As an IT Security Officer do I need to focus on Identity Management, Network Security, Data Security, Security Architecture or any other topic? I would likely say that you probably need to comprehend at least all fields (and more), but also choose your own specialization. To complete the gaps in your knowledge and experience you will need to look for co-workers and other sources to perform your job.
Last year I completed my exam of CISSP and I got my title in November 2014. The training course did not literately help me to extend my knowledge on very specific topics (apart from Forensics I have to say), but the training helped me to see the bigger picture in IT Security. There is many debate whether or not certifications like CISSP are sensible or not, but for me it did add value to my work as an IT Security professional.
In this blog-post I am going to share the foundations of my experience and knowledge from the last couple of years in to a model. In this model I have set out the most important topics and I am convinced that if these concepts can help you in your profession, especially when you are new to this very interesting field of work. I call this model the Security Pyramid Model. First I'll show you the model and describe the basics, ethics and the rules for success in Information Security.
As I have CISSP, did the training Ethical Hacking, and follow sources like Isaca, SANS and many more, you might find the model below influenced by their theories, frameworks and concepts.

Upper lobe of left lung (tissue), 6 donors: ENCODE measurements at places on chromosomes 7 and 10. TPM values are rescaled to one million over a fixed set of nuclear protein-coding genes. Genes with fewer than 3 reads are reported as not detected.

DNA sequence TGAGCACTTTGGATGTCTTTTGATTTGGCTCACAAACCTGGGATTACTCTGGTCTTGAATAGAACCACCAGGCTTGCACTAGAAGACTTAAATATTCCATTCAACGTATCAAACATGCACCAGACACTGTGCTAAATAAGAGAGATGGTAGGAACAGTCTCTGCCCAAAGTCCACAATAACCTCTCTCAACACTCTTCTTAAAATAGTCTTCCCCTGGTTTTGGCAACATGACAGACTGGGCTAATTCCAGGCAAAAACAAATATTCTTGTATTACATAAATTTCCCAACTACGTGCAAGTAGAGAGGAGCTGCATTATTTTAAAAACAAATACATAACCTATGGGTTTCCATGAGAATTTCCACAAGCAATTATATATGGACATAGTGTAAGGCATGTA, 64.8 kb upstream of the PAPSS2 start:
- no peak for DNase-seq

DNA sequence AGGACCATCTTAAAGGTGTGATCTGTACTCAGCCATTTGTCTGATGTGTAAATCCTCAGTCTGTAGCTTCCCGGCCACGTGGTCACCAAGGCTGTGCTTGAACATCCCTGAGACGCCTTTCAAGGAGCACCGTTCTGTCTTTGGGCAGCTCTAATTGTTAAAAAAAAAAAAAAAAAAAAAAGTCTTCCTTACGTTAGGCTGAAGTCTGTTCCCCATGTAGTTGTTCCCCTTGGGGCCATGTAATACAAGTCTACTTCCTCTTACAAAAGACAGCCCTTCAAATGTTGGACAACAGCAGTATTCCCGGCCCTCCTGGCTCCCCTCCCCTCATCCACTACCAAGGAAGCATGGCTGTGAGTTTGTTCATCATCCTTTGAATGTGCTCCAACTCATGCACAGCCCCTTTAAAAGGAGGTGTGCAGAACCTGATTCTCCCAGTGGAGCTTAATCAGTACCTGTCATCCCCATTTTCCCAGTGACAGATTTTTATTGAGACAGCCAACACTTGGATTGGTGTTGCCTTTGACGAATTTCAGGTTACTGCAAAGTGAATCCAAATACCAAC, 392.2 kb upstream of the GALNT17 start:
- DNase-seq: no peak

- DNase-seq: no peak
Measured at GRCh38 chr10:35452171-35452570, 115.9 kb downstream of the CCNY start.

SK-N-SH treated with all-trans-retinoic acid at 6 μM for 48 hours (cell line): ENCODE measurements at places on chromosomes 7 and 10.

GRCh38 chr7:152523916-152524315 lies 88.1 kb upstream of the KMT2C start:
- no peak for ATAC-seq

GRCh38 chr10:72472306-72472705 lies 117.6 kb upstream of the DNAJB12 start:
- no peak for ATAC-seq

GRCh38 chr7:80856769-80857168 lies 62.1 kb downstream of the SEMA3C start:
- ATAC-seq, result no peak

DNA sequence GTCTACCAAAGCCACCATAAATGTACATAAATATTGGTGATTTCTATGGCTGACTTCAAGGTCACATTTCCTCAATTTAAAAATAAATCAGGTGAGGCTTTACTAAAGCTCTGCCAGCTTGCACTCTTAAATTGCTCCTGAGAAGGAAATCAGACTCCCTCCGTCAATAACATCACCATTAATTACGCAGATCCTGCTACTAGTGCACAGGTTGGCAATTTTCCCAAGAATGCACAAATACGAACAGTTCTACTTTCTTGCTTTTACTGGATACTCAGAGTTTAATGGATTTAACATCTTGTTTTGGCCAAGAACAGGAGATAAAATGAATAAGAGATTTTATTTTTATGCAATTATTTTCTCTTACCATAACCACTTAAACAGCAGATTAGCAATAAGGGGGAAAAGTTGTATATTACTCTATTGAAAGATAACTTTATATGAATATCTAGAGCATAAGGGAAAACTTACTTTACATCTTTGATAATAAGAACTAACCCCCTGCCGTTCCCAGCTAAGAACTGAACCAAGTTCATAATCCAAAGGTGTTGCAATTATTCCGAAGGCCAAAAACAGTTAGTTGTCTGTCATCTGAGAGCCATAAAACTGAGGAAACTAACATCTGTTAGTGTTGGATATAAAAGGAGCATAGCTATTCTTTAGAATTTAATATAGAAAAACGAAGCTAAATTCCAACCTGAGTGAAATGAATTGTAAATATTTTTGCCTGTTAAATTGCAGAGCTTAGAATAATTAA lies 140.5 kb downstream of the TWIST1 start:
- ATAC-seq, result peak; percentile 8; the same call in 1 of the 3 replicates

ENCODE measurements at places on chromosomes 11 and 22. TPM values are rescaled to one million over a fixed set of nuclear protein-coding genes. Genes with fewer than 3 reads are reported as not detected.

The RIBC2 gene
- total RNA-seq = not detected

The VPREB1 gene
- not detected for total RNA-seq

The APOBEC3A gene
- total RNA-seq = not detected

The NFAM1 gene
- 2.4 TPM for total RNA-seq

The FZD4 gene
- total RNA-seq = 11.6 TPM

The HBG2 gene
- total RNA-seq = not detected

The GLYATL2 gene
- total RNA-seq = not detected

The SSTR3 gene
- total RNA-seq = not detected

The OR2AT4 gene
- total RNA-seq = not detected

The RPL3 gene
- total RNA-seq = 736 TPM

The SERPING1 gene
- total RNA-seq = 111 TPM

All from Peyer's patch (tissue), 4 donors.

The Security Pyramid Model
|The Security Pyramid Model|
The trianglesI find that many topics comes in pairs of three. Just think about concepts like people, process and technology. But also strategic, tactical and operational and of course the well known confidentiality, integrity and availability. What I did was looking at what I saw as dominant 'mantras' within Information Security. Then I formulated three words with each concept and placed it in the pyramid.
It is a gray area obviously, but in a way I modeled the pyramids in some form of a hierarchic manner. In the end, privacy needs to be protected by security. Whether it is your very own privacy or that of the company's secrets, it needs to be secure. So that is on the very top, the ultimate goal. But in order to get there you need some ground work to do.
Skipping the rules for success and the ethics (which will be talked about below), I will start with the first row of triangles. Security needs to be addressed on every level in an organisation, it needs to be scoped on all three elements within an organisation and in my opinion good Security is done based on risk-management. But in order for this to work the organisation needs to embed Security in its DNA using legislation, policies to enforce legislation and procedures to implement the policies. And the flow of information (most often the crown-jewels of an organization and also often the sensitive data of its customers) needs to be addressed properly.